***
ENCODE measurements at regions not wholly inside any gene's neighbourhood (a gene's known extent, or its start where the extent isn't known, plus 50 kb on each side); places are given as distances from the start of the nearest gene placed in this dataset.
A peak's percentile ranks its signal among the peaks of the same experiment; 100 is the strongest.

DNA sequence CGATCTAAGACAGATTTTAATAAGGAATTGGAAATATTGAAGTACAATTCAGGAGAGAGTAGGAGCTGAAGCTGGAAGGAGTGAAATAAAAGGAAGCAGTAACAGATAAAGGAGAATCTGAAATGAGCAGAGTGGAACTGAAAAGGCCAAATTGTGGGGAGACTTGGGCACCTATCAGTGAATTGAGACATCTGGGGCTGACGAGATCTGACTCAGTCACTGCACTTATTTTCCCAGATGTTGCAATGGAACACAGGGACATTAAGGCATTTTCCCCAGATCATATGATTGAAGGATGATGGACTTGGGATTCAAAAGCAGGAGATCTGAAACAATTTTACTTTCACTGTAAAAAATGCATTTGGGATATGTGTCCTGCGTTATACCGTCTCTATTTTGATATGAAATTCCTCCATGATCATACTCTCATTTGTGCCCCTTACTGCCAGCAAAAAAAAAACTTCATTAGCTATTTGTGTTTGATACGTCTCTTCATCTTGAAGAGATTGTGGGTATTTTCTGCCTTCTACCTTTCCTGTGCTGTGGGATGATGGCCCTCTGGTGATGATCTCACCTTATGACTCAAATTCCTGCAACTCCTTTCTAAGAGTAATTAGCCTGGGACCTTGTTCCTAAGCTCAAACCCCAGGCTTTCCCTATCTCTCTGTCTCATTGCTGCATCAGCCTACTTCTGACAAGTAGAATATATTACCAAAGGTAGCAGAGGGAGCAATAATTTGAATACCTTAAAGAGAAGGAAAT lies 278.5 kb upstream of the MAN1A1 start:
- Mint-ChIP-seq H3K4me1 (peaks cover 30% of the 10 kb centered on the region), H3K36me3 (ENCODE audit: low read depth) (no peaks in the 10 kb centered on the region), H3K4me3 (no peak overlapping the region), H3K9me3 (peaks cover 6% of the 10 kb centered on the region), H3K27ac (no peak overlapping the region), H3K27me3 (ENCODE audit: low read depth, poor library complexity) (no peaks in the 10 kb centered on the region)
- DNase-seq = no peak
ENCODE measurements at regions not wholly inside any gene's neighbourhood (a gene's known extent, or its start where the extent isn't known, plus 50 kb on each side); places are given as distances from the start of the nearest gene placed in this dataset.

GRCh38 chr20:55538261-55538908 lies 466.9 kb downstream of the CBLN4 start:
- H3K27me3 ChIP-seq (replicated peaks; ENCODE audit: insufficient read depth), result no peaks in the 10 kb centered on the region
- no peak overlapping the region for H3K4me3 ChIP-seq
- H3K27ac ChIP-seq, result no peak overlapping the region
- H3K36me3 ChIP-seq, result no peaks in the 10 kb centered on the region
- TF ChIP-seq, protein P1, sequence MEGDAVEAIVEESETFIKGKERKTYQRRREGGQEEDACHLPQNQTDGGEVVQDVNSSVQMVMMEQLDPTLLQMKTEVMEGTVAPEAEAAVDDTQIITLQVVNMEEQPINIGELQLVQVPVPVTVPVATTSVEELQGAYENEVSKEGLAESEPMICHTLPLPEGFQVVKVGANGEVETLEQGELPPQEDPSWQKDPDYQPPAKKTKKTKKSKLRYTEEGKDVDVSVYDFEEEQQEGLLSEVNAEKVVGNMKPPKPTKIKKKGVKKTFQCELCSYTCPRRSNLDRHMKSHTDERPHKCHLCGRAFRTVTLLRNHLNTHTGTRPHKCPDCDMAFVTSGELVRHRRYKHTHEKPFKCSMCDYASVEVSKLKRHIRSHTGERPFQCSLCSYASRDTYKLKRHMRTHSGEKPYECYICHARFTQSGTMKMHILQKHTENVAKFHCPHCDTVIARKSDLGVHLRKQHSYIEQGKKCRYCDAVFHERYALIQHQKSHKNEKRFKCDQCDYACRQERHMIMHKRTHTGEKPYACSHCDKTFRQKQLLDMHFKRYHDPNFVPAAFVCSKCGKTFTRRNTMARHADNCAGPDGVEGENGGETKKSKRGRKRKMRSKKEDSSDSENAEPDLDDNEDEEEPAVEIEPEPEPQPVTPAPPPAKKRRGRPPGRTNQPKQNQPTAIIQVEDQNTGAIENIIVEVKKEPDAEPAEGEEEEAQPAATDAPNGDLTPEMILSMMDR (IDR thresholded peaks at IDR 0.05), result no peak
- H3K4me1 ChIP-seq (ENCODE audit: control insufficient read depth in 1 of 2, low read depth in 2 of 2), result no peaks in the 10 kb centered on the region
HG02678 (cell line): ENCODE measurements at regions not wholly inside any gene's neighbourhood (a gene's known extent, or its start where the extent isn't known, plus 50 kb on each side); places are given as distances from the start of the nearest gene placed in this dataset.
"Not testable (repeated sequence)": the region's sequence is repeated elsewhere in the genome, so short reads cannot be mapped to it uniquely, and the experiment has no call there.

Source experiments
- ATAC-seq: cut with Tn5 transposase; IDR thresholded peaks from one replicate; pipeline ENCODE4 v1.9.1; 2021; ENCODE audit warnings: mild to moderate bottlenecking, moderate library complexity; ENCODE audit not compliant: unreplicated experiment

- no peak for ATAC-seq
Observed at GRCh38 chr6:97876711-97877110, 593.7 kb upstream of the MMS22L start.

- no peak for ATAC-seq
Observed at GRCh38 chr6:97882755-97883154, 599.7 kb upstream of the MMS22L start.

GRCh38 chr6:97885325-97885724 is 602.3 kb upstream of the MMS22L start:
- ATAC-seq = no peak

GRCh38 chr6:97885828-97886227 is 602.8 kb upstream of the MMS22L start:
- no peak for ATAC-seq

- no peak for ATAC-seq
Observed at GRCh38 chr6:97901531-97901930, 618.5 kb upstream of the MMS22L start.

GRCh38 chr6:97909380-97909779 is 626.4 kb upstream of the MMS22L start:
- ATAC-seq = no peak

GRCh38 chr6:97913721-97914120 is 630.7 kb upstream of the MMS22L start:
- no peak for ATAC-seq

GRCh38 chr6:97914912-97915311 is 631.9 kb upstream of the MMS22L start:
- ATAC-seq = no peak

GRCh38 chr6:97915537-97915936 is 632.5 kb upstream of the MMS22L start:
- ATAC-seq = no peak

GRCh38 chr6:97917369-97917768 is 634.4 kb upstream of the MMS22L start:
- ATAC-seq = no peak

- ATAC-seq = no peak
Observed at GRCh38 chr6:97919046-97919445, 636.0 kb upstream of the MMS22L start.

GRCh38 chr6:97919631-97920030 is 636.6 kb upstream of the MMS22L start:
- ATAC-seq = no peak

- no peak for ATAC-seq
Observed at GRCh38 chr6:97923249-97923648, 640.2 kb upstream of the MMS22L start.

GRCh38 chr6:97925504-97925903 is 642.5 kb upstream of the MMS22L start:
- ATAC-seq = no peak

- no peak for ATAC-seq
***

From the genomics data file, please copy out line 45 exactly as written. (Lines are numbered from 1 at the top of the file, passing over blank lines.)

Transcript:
- ATAC-seq = no peak